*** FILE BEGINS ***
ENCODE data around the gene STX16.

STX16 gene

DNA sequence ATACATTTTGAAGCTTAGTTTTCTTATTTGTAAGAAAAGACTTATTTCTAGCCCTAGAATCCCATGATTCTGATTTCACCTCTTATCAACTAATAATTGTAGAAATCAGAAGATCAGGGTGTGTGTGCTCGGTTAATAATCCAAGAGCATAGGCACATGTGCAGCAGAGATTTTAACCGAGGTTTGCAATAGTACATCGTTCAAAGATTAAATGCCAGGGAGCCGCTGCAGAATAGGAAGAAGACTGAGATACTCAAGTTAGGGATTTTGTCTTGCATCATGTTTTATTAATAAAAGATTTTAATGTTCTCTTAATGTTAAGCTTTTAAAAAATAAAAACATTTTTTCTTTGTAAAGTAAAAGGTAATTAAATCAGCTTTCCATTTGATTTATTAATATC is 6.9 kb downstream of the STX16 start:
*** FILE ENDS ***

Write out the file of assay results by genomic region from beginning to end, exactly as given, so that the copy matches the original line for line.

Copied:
ENCODE data around the gene STX16.

STX16 gene

DNA sequence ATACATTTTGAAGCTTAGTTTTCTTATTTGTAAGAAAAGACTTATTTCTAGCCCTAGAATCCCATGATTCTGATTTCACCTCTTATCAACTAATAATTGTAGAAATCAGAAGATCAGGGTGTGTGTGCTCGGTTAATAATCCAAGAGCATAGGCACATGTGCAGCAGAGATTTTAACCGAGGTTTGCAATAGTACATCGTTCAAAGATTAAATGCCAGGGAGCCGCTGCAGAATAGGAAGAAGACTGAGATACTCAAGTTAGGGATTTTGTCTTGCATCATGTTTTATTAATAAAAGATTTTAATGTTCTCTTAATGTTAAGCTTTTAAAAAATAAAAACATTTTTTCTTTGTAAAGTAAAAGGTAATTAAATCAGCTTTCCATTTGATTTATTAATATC is 6.9 kb downstream of the STX16 start: